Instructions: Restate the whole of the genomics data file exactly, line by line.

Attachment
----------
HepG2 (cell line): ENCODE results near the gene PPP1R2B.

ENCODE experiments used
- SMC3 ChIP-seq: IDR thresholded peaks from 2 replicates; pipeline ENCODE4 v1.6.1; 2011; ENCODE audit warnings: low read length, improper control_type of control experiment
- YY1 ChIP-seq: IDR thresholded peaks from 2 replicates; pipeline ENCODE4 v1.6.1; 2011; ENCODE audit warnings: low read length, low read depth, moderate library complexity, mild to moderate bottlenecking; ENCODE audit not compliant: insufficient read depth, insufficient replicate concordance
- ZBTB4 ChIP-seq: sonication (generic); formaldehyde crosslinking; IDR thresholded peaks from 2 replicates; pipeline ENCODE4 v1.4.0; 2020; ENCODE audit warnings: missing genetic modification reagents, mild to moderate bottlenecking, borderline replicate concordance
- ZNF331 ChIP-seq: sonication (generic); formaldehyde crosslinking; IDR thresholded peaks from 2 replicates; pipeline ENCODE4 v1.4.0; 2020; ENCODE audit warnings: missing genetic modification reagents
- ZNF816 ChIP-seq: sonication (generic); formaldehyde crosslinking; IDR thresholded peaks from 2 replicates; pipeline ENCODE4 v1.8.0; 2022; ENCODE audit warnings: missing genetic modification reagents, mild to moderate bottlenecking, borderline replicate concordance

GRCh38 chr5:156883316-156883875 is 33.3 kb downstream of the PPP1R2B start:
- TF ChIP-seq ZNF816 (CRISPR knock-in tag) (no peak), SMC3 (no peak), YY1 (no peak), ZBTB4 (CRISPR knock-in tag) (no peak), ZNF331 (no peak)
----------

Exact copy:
HepG2 (cell line): ENCODE results near the gene PPP1R2B.

ENCODE experiments used
- SMC3 ChIP-seq: IDR thresholded peaks from 2 replicates; pipeline ENCODE4 v1.6.1; 2011; ENCODE audit warnings: low read length, improper control_type of control experiment
- YY1 ChIP-seq: IDR thresholded peaks from 2 replicates; pipeline ENCODE4 v1.6.1; 2011; ENCODE audit warnings: low read length, low read depth, moderate library complexity, mild to moderate bottlenecking; ENCODE audit not compliant: insufficient read depth, insufficient replicate concordance
- ZBTB4 ChIP-seq: sonication (generic); formaldehyde crosslinking; IDR thresholded peaks from 2 replicates; pipeline ENCODE4 v1.4.0; 2020; ENCODE audit warnings: missing genetic modification reagents, mild to moderate bottlenecking, borderline replicate concordance
- ZNF331 ChIP-seq: sonication (generic); formaldehyde crosslinking; IDR thresholded peaks from 2 replicates; pipeline ENCODE4 v1.4.0; 2020; ENCODE audit warnings: missing genetic modification reagents
- ZNF816 ChIP-seq: sonication (generic); formaldehyde crosslinking; IDR thresholded peaks from 2 replicates; pipeline ENCODE4 v1.8.0; 2022; ENCODE audit warnings: missing genetic modification reagents, mild to moderate bottlenecking, borderline replicate concordance

GRCh38 chr5:156883316-156883875 is 33.3 kb downstream of the PPP1R2B start:
- TF ChIP-seq ZNF816 (CRISPR knock-in tag) (no peak), SMC3 (no peak), YY1 (no peak), ZBTB4 (CRISPR knock-in tag) (no peak), ZNF331 (no peak)